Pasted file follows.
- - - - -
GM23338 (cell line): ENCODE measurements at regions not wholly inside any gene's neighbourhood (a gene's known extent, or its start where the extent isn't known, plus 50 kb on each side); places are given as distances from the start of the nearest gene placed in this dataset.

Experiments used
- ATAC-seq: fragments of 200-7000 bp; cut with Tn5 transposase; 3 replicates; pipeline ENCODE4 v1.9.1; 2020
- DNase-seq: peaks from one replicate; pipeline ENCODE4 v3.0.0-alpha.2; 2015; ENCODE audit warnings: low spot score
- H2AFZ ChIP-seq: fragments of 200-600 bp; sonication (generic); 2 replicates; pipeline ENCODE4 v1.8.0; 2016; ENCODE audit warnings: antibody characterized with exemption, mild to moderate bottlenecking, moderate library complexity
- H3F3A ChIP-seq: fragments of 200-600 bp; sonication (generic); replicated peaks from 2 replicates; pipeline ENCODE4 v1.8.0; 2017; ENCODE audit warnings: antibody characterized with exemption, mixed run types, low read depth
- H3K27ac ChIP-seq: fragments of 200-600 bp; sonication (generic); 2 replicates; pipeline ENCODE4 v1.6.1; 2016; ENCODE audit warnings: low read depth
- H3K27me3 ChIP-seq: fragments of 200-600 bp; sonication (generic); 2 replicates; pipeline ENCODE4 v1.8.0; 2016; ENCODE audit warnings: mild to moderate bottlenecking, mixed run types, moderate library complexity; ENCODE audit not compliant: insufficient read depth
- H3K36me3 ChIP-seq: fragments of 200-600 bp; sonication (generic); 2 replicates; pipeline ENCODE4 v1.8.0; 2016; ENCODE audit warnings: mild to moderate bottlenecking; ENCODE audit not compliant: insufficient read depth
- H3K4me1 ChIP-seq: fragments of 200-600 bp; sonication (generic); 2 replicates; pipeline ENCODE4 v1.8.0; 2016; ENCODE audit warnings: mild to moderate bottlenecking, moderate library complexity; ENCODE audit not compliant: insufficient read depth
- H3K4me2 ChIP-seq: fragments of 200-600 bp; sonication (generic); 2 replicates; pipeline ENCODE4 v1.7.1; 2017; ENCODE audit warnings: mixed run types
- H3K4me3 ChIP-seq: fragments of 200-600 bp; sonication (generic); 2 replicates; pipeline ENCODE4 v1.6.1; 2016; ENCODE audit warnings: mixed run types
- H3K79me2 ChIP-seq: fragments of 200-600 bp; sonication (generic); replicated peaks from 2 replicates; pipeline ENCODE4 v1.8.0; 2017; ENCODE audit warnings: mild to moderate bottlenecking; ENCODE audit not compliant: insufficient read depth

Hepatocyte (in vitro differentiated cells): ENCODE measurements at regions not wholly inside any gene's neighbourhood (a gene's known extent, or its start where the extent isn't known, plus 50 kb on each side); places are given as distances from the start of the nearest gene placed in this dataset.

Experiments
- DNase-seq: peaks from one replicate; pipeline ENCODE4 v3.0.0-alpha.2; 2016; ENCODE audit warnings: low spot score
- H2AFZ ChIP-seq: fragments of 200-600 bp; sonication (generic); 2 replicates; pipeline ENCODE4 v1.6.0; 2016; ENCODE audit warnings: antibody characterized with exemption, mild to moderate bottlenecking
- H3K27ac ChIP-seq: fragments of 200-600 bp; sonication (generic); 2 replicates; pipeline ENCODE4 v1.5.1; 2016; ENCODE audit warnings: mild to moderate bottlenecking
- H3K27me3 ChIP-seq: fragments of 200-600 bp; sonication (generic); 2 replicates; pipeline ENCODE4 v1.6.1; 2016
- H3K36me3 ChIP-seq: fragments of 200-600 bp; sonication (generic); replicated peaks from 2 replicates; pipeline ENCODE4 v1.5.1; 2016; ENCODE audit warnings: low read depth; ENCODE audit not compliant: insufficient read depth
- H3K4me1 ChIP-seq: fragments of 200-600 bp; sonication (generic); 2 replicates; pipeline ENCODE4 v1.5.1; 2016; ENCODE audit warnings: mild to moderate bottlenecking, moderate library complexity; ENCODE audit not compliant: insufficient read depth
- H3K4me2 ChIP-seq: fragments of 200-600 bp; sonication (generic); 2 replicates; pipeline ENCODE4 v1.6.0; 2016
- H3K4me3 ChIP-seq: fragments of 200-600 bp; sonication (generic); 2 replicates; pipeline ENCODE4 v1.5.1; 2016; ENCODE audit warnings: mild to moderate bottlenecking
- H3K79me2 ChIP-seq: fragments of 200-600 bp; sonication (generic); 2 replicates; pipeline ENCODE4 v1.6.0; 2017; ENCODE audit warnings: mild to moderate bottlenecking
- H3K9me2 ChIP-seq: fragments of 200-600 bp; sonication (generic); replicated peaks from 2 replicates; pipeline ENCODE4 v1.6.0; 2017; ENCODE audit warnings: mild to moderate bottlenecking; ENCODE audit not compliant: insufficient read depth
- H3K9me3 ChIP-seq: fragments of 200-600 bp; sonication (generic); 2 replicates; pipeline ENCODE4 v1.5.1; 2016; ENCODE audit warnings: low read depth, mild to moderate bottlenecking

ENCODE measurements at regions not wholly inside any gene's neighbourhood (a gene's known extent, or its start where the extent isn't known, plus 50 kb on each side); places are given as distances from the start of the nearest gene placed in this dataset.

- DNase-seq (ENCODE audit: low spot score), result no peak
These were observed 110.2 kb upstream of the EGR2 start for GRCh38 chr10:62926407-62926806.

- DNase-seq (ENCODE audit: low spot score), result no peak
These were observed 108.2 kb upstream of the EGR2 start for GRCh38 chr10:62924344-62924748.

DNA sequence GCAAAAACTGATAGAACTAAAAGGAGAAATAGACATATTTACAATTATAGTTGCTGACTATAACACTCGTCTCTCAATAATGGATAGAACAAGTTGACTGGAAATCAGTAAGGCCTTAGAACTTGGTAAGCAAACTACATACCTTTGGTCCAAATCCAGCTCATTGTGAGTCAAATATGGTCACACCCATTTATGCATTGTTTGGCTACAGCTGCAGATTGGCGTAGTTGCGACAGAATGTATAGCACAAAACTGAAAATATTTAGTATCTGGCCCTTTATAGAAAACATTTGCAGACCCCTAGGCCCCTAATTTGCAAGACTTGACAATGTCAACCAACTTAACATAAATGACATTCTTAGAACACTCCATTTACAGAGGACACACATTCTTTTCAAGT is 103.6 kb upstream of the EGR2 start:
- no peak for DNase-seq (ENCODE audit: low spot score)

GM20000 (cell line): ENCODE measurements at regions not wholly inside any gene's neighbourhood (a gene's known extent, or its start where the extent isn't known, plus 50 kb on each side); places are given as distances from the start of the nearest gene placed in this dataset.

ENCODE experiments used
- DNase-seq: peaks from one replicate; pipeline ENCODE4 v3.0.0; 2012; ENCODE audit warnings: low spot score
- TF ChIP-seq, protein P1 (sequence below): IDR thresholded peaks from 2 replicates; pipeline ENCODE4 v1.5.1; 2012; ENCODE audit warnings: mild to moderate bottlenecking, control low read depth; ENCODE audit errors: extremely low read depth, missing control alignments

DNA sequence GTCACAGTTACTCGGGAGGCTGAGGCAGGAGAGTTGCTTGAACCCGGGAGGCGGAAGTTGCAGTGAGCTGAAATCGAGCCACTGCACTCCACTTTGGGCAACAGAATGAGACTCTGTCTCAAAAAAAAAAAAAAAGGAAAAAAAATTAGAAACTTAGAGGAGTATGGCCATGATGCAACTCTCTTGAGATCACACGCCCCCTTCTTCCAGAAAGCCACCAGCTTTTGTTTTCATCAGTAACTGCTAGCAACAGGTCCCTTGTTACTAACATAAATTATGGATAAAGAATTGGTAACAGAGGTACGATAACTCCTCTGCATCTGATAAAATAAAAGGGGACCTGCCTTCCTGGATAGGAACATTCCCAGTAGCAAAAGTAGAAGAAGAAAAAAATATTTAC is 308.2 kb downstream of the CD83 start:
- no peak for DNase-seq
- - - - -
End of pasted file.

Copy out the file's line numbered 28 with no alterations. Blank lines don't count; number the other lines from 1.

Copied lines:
- DNase-seq (ENCODE audit: low spot score), result no peak